Saira Mujtaba takes a ride in the fast disappearing tanga of Lucknow
He is no sherwani clad Lucknawi poet or writer, dragging on a hukkah, ensconced in an armchair and nostalgic about the old times. He is just one of the few remaining ‘tangawalahs’ in town who is no longer proud to be a tangawala.
Gone are the days when he, like his forefathers, was treated with respect for being in service to the Royal Nawabs. Today, he is a living testimony to the winds of change that blow over Lucknow. Having seen both the rise and fall and the highs and lows of life, he watches helplessly the once glorious tehzeeb of Lucknow turn gory.
Welcome to the world of an insignificant ‘tangawala’ who has close contact with both the khaas-o-aam and who, oh yes, also has a name!
Jugnu is 55 years old but looks much older than his age. He is short of height, his complexion is tanned and his pale yellow teeth hang precariously to his gums. But Jugnu’s firefly-like eyes are bright and his energetic voice betrays notions of premature ageing.
Jugnu was born and brought up in Lucknow like his ancestors. His chest puffs with pride as he claims that Lucknow runs in his blood.
“I have been riding a tanga since 1978 and before me, my father and grandfather did the same,” he smiles.
The stretch from Pakka Pul or Hardinge Bridge, past the Imambaras and all the way to the Jama Masjid, would not be the same without a tanga plying on the road. It is assumed that because Jugnu is proud of his legacy, he would like to pass it on to his children but this is far from reality. He does not want his son to follow in his footsteps because there is no izzat in this profession now and not only because the earning is paltry. He barely earns Rs 10000 a month that goes into taking care of Kabootri, his spotless white mare.
He has a wife, four daughters and a son also to feed. “Kabootri is dearer to me than my own son. If I ask something of my son I am not sure if he will listen to me but for the past decade, I can’t recall a single instance when Kabootri has refused my instructions,” says Jugnu who shares a deeply emotional bond with Kabootri which is obvious.
Kabootri’s taut muscles relax at Jugnu’s touch and her ears twitch in attention when Jugnu speaks to her in their own language of love that sounds merely as ‘Kluk Kluk’ to others.
This Women’s Day, Jugnu salutes the presence of Kabootri in his life who supports and helps to keep alive his entire family.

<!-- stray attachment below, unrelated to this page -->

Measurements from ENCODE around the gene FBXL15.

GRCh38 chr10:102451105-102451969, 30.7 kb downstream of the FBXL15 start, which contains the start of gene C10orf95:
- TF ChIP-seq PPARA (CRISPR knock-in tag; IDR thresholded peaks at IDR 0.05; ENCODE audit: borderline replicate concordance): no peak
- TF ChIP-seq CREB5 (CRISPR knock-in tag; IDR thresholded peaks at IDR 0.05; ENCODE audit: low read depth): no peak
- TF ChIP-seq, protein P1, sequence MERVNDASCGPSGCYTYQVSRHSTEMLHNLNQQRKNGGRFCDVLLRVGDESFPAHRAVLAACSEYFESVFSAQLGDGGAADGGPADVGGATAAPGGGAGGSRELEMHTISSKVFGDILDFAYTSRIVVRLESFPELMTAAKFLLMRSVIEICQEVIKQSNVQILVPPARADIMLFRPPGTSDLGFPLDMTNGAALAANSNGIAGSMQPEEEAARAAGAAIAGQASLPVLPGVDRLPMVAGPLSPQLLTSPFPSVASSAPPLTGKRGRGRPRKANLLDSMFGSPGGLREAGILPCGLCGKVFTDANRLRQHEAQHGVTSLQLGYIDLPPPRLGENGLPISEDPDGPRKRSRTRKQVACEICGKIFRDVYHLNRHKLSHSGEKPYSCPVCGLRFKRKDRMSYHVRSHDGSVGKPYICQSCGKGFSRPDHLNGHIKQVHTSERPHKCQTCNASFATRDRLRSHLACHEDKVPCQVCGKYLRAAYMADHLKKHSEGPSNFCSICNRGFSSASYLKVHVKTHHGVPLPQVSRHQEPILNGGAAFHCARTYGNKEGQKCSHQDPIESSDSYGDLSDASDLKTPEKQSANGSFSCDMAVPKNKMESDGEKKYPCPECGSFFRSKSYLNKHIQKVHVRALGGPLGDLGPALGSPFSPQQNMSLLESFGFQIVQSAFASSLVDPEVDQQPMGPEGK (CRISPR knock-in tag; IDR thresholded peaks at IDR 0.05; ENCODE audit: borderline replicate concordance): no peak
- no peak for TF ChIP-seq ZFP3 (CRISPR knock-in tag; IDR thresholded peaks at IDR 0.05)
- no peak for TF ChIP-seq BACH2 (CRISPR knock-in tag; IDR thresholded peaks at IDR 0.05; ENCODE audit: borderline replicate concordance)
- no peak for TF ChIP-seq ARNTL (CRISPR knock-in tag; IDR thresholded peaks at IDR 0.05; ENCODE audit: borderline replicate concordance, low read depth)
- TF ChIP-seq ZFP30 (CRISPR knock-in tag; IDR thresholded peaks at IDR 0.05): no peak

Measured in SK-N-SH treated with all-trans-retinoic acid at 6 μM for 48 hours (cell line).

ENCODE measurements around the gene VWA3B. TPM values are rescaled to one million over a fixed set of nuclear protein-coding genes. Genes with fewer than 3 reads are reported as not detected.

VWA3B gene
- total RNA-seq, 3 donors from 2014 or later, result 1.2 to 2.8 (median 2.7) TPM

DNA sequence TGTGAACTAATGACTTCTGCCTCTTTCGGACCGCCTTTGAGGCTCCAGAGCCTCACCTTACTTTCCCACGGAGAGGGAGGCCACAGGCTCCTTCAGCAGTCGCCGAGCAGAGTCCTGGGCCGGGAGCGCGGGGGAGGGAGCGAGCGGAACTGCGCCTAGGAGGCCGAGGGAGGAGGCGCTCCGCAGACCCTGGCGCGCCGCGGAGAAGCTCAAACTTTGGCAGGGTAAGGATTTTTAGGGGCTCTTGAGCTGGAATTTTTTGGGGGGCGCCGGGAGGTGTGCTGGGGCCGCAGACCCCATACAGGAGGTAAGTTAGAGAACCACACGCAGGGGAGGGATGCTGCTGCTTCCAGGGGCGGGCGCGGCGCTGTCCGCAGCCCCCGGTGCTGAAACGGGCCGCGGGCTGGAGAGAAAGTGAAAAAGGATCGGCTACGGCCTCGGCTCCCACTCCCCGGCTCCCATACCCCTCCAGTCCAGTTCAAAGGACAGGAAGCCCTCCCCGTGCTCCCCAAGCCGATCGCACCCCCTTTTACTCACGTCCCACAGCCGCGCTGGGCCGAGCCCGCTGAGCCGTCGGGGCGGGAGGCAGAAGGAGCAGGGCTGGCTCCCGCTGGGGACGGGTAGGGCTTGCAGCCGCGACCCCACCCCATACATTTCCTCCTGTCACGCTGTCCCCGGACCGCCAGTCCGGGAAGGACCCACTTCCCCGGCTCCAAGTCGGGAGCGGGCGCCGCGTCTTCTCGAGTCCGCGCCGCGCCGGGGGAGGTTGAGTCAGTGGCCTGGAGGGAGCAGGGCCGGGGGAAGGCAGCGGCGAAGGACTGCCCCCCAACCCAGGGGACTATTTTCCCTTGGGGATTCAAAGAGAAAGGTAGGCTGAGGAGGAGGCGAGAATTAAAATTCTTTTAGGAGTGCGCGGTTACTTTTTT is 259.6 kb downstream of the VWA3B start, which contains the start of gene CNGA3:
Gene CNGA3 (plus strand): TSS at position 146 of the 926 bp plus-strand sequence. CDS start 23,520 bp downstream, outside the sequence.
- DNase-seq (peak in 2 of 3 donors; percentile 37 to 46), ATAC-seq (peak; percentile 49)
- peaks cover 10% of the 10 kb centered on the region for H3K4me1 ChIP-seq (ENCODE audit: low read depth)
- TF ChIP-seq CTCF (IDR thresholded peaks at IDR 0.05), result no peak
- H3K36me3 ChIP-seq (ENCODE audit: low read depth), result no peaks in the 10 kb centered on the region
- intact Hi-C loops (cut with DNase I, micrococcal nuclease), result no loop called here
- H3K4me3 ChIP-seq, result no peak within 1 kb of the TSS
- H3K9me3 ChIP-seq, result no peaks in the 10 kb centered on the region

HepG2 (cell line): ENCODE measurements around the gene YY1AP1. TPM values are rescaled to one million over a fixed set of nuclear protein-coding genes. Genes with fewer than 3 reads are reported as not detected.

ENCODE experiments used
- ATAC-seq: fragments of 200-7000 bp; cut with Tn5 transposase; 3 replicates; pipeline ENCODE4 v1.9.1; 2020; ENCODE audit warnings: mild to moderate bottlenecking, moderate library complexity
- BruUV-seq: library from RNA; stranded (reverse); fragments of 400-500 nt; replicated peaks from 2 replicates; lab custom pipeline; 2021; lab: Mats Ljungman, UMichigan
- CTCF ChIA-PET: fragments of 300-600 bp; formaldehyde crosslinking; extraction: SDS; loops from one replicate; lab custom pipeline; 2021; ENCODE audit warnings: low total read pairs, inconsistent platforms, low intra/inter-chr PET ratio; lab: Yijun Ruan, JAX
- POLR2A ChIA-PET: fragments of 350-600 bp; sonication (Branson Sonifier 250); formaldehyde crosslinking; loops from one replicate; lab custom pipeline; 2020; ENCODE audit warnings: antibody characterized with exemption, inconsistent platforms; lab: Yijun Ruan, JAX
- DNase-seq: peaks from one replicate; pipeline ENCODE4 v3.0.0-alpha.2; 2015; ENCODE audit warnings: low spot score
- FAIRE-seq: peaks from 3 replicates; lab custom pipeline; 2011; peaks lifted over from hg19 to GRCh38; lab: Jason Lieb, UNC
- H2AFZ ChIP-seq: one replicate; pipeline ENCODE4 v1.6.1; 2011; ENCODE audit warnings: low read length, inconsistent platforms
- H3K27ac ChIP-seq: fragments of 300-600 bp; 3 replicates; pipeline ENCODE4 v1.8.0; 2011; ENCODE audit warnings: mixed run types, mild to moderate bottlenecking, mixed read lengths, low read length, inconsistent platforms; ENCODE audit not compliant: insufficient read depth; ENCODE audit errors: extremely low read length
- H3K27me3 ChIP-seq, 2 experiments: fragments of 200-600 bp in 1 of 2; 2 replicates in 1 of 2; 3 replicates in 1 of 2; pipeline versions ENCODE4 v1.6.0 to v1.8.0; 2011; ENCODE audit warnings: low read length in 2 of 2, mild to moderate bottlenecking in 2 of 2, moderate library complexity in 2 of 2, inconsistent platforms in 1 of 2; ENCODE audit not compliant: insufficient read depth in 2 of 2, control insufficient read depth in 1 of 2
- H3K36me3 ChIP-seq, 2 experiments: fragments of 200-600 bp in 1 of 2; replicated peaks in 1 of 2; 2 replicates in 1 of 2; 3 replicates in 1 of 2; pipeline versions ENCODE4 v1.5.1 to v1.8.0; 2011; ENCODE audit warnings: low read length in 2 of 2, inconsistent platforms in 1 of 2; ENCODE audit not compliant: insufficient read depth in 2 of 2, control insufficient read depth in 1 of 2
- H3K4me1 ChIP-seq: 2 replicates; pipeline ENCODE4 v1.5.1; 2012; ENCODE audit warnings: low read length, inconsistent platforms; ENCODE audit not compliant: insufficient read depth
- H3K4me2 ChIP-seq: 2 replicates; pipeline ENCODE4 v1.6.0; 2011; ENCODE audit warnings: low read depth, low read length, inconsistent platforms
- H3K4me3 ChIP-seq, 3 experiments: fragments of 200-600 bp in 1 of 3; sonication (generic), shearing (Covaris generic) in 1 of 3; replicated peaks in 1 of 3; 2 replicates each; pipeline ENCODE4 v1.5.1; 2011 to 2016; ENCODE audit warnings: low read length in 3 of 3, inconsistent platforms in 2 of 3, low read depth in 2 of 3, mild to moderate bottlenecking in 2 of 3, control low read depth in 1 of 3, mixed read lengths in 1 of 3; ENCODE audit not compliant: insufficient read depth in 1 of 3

Much credit goes to Munnan Khan, a breeder and owner of Super Star Bagghi, a rental company who gifts horses to tangawalahs like Jugnu to take care and earn. The deal is that Jugnu and others like him will bring the animals back to pull carriages at a wedding ceremony when the need arises.
It is time to show some consideration towards the tanga. Jeo Nawab, formerly in charge of the Bada Imambara is concerned about the plight of both the tradition of the tanga and tangawala and their bleak future.
“The tangawala should be treated as contractual/permanent employee by the Tourism Department of the State Government with a fixed salary, thus, enabling them to live a dignified life and restore their honour,” is the suggestion of the Nawab.
But the battle of Jugnu and Kabootri is not just theirs but of everyone passionate about the rich culture of Lucknow.
It is time for all of us to join hands with Jugnu to help him and Kabootri survive for eons to come.
Kya kehti hai Kabootri…
I am Kabootri, a nine-year old mare. I don’t know who christened me but I do love my name not because I am as white as a pigeon but because I feel as if I’m flying when I trot from the Bara Imambara, through the Rumi Darwaza all the way up to Chota Imambara and Jama Masjid; my forehead and mane caressed by a cool breeze.
I am unable to find a soul mate amongst my own, because I am taken only occasionally to the farmhouse, just for mating. But being feminine with an emotional heart, I have found my better half in Jugnu. He is my father, lover and above all a friend. I infer that he hasn’t had a formal schooling but his chaste Urdu belies that. His ancestors served the Nawabs for generations. Jugnu is an encyclopedia of everything related to horses and carriers. He can tell you the difference between a tanga, tam-tam, ikka, tangia, bagghi and khadkhada and is able to sense my feelings without my expressing them.
We are fellow travellers in this journey called life and together eke out a living in a world where rules are made by human beings and where everything comes with a price tag. I often wonder why people think of me as a nuisance on the roads because unlike them, neither do I honk unnecessarily nor am I in a rush to overtake others, but on the contrary, I trot and canter at my chosen pace of life; watching the crazy bikes and cars rush past me. Come and have a ride to enjoy the rhythmic music created when I tap my hooves against the road. Come and look at Lucknow from a vantage point, sitting comfortably on Jugnu’s tanga!
No matter how meagre his monthly earnings are, Jugnu’s first thought is to feed me. Although he is unable to buy me dry fruits but the ghaas, choker, chana or grass, husk, grams he feeds me with such love, that coming from him everything tastes like a feast.
Every morning after feeding me, he combs me with a kharaira (curry comb) and I’m amazed how like a brush of feathers that otherwise hard metal contraption with sharp teeth, feels n his hand. Jugnu harnesses me with equal love and care so that together we can kick off yet another day full of hope.